5 Practices for Calming Racing Thoughts

5 Practices for Calming Racing Thoughts

Racing thoughts can be overwhelming, confusing, and distressing.

Racing thoughts may be a daily reality for you or an occasional annoyance. Racing thoughts are common for people with anxiety when they’re facing a stressor. They’re also common in bipolar disorder, ADHD and other medical conditions, according to Marla Deibler, PsyD, a clinical psychologist who specializes in anxiety disorders.

For instance, anxious thoughts may be a string of worries. Deibler shared this example:

“I don’t have a date for the party tomorrow. I can’t go by myself. What will everyone think? What’s wrong with me? Why don’t I have a date? That’s it. I’m not going. But everyone will wonder where I am. I should go. Oh, I don’t know what to do.”

Racing thoughts can be overwhelming, confusing and distressing, Deibler said. They can hinder your ability to concentrate and accomplish daily tasks. They can hinder your memory and sleep, she added.

Various strategies, thankfully, can help to calm and quiet racing thoughts. Below, Deibler shared five tips.

1. Refocus on your senses.

Close your eyes and focus on your breath. Notice how your body feels along with what you hear, see and taste. “Allow the thoughts to come and go, as part of, but not the entirety of, your experience,” said Deibler, director of The Center for Emotional Health of Greater Philadelphia, LLC.

Avoid judging or responding to your thoughts, she said. “Observe them as they run through your mind, turning down their volume so that other senses may also be experienced more fully.”

2. Imagine “leaves on a stream.”

Sit comfortably, and close your eyes, Deibler said. Imagine leaves floating on the surface of a stream. “For each thought that comes to mind, allow that thought to take its place on a leaf and float down the stream. Allow those thoughts to come and go, without responding to them.”

Deibler suggested listening to this guided “leaves on a stream” exercise.

3. Breathe deeply.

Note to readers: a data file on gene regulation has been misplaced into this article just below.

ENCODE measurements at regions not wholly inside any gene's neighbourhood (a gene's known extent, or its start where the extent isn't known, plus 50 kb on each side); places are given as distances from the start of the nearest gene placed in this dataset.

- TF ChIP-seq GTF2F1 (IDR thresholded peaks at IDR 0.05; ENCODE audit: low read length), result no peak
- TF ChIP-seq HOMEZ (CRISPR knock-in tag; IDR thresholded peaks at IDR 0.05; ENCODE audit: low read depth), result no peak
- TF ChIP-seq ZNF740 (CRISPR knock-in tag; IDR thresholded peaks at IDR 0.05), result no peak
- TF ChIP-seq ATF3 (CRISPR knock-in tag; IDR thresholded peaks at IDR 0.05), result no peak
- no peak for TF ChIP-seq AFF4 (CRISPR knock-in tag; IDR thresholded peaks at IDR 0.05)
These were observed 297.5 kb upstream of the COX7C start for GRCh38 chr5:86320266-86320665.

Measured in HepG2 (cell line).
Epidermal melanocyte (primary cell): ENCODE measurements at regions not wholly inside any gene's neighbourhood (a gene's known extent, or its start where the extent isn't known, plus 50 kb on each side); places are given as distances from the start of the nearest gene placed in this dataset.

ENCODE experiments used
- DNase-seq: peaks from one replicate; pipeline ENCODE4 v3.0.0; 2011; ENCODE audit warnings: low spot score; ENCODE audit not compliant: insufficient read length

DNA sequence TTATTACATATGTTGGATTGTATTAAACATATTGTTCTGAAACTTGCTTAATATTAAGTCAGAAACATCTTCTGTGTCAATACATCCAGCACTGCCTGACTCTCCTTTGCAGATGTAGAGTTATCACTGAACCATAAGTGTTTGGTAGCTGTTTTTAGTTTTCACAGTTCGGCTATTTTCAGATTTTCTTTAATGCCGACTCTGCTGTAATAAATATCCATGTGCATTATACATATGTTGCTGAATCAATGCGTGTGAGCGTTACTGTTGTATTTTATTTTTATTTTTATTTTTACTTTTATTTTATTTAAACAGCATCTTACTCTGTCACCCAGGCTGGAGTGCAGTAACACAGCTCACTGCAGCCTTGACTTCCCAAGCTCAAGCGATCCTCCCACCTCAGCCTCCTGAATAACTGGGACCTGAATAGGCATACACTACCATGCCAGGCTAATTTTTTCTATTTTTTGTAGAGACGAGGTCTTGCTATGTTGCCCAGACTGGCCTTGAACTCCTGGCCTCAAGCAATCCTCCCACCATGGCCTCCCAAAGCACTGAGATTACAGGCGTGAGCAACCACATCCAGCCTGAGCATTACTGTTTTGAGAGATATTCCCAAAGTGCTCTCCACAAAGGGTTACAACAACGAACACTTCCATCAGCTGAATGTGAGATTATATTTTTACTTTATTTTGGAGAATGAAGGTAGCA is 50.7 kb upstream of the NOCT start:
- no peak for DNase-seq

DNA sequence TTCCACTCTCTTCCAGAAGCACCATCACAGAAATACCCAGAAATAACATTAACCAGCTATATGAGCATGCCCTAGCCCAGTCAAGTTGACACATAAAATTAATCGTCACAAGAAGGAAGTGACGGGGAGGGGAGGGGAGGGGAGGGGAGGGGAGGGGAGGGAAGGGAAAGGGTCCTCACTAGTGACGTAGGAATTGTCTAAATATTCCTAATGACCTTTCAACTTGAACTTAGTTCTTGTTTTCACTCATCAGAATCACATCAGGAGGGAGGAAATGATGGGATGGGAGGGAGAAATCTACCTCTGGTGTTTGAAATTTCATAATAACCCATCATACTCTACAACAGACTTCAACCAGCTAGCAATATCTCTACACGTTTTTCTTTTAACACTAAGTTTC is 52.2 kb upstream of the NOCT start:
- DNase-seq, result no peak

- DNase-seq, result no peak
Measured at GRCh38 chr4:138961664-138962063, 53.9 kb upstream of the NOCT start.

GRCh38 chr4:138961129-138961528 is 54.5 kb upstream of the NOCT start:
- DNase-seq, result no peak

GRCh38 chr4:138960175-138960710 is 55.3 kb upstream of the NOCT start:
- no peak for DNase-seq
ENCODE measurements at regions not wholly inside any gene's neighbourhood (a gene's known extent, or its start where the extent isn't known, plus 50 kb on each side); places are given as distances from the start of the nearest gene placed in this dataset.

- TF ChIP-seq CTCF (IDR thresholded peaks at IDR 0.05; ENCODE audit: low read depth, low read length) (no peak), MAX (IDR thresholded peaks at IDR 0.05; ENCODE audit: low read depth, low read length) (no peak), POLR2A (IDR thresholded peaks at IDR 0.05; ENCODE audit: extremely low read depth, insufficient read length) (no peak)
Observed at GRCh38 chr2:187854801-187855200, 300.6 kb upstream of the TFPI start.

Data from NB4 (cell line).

According to Deibler, “Deep diaphragmatic breathing triggers our relaxation response, switching from our fight-or-flight response of the sympathetic nervous system, to the relaxed, balanced response of our parasympathetic nervous system.”

She suggested slowly inhaling to a count of four. Fill your belly first, moving up to your chest. Gently hold your breath for a count of four. Slowly exhale to a count of four. Repeat this cycle several times, she said.

4. Practice guided meditation.

Guided meditation also helps to calm your body and your mind, Deibler said. She likes this meditation from Jon Kabat-Zinn. (YouTube offers an array of practices from Jon Kabat-Zinn and other meditation teachers.)

5. Practice progressive muscle relaxation.

Progressive muscle relaxation is another technique that activates your body’s relaxation response. It includes tensing and relaxing different muscle groups. This video has a guided practice.

Deibler also suggested this link, which offers additional mindfulness exercises.

Again, racing thoughts can feel overwhelming, sabotaging your sleep and ability to focus. Practicing mindfulness and relaxation exercises can help to calm your body and your mind, quieting racing thoughts and helping you refocus.

This article first appeared on Psych Central. To view the original article, click here.

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